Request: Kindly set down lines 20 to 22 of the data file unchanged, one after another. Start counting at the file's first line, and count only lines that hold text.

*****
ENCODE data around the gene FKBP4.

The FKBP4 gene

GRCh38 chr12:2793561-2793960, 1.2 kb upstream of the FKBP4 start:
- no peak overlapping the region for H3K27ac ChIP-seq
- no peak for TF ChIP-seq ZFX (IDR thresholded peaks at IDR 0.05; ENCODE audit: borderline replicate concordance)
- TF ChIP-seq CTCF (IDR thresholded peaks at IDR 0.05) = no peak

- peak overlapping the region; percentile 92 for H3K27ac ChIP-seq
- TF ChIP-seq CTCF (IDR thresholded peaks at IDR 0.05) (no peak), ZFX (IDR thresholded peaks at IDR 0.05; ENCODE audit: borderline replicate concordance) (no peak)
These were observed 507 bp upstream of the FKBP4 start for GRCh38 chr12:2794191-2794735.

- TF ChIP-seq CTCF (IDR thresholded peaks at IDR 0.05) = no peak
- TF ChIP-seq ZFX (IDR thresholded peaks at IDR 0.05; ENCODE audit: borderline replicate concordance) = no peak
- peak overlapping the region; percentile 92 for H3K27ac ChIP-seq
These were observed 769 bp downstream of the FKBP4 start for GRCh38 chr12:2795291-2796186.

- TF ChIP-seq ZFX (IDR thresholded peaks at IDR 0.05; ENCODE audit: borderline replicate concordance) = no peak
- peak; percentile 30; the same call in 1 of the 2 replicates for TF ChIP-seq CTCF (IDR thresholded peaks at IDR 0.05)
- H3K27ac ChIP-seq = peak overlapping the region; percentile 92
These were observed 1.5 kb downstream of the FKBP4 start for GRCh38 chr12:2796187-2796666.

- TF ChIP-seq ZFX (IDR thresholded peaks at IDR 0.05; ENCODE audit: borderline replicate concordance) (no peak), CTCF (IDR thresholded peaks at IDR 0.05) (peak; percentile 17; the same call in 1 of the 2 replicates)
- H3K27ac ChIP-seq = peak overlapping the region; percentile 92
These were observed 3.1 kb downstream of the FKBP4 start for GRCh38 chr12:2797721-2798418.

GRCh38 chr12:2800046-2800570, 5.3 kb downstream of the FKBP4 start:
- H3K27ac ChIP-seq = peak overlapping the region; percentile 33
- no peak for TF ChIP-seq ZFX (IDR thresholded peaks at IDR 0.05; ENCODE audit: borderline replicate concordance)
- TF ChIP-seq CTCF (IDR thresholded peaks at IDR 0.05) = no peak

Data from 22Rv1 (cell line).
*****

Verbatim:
These were observed 3.1 kb downstream of the FKBP4 start for GRCh38 chr12:2797721-2798418.

GRCh38 chr12:2800046-2800570, 5.3 kb downstream of the FKBP4 start:
- H3K27ac ChIP-seq = peak overlapping the region; percentile 33